Law Journal Newsletters

An ALM Website

The Marcus Perspective


By Bruce W. Marcus

  • E-Mail this Article
  • View Printable Article
12 Steps To Survival, Growth and Profit

The other day, as I was cleaning out all the things in my office that didn’t get done because of urgent priorities, I got to thinking about the disorganized law and accounting practices I’ve come across over the years.

Some practices grow like wildfire, some are perpetually stagnant, and of course, some decline. Most just grow or not randomly, often without perceptible rhyme or reason other than an aggressive partner or two. It’s easy to credit or blame one thing or another – the economy, lack of marketing effort, even luck. But the decline or growth of any practice is never more than one or two things. It’s really a combination of things, and sometimes all of the following dozen.

  1. Lack of planning. A practice is not a weed. Lack of planning means arbitrary growth, with only random effort to chart a course.
  2. Choice of market. Only the largest firms – law or accounting – have the option to serve many markets at once. The smaller the firm, though the smartest choice is to segment your practice by the size of a potential market, and your ability to srve that market.
  3. The current business environment. What this recent economic downturn showed was that an overwhelming number of legal and accounting practices had no idea about how to cope. They cut people and expenses with no thought of alternatives. They merged with one another, when they couldn’t find solutions. The did very little self-examination. For many firms, the downturn became a rout. Some firms had no choice, but many could have survived and thrived with a little planning and foresight.
  4. Too little talent for the market. There are a lot of exceptionally talented professionals in the legal and accounting fields, but nobody is expert in all fields. This is particularly true in today’s economic environment, which can be highly technical and complex. Your staff should be the best you can find for the market you serve. And focus as well on staff compatibility. Think in terms of David Maister’s concept of the one-firm firm, as opposed to a collection of internally competing partners and staff.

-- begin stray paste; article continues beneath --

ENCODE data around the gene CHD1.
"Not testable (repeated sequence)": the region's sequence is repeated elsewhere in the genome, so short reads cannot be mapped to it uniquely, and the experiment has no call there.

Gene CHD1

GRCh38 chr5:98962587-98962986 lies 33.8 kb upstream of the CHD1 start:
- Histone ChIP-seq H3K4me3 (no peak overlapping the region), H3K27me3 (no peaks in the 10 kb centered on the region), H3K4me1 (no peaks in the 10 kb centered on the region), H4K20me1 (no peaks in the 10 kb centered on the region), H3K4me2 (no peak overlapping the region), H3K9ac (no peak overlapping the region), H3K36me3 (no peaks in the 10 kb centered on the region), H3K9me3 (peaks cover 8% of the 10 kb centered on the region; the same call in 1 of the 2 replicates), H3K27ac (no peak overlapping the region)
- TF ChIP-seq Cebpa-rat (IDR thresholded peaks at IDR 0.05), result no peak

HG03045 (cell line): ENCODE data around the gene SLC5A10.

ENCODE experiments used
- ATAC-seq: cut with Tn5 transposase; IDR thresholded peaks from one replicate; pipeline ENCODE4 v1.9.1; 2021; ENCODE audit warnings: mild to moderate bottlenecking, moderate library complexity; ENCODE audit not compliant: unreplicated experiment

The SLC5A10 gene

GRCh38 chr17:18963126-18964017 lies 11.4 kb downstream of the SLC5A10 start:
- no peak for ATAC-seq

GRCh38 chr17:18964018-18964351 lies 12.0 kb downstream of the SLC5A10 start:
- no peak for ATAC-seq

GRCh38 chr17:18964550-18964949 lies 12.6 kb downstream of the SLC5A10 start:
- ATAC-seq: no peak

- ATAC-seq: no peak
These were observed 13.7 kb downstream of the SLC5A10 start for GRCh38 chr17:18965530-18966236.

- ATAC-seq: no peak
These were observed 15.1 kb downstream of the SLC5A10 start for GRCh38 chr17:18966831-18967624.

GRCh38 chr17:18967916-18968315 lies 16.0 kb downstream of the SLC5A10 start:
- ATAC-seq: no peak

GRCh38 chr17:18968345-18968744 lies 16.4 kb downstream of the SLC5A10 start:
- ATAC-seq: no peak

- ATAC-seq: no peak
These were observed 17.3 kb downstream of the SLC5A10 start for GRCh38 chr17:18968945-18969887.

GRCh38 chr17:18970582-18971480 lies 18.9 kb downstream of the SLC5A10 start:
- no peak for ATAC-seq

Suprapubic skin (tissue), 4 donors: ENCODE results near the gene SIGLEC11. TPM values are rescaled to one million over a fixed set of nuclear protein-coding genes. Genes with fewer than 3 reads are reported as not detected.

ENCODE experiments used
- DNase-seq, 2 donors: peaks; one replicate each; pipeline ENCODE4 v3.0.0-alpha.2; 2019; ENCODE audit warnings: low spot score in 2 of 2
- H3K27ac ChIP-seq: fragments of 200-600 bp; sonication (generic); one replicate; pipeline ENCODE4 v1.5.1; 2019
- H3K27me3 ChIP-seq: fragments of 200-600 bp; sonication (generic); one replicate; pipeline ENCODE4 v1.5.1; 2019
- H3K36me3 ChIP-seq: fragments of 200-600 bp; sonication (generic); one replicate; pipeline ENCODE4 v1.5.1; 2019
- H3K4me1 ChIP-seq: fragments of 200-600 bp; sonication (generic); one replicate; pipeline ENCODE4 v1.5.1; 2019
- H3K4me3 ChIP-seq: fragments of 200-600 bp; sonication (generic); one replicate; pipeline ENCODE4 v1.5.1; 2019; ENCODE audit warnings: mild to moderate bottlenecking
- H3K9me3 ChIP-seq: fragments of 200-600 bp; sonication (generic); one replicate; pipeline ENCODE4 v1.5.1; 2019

5. Serendipity. The great philosopher, John Lennon, said: “Life is what happens when you’re making other plans.” Nobody can see around corners, but bright professionals should be able to see trends, and expect the unexpected, and have plans for “What if...?”
  6. Competition. If yours is not the only firm in your geographic or practice area, then you have to run your firm with the competition in mind. This means you may have to learn to do things you hadn’t planned on (as long as those things are neither unethical or illegal).
  7. Marketing. If you don’t have a marketing program – with either staff or outside consultants – or don’t know how to do it yourself (it’s a craft that must be learned, but it’s not nuclear physics – you can do it), then you’re going to lose the competitive battle.
  8. Governance. This is the 21st Century. In light of today’s economic, social, and international environment, even the smallest firm has to build staff on talent, not on the old fashioned top-down hierarchy. Governance for firm economics is one thing, governance for better ability to serve the clientele is another. Today, the successful firm puts the client at the core of the practice, not the other way around.